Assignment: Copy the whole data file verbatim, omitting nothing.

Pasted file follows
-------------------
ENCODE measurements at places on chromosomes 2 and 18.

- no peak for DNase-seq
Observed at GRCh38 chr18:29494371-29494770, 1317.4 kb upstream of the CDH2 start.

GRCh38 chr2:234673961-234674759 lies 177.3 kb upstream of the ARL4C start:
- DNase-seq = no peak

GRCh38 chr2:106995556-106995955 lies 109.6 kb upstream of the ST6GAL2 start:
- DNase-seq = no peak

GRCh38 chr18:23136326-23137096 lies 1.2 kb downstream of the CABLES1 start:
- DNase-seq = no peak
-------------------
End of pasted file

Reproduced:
ENCODE measurements at places on chromosomes 2 and 18.

- no peak for DNase-seq
Observed at GRCh38 chr18:29494371-29494770, 1317.4 kb upstream of the CDH2 start.

GRCh38 chr2:234673961-234674759 lies 177.3 kb upstream of the ARL4C start:
- DNase-seq = no peak

GRCh38 chr2:106995556-106995955 lies 109.6 kb upstream of the ST6GAL2 start:
- DNase-seq = no peak

GRCh38 chr18:23136326-23137096 lies 1.2 kb downstream of the CABLES1 start:
- DNase-seq = no peak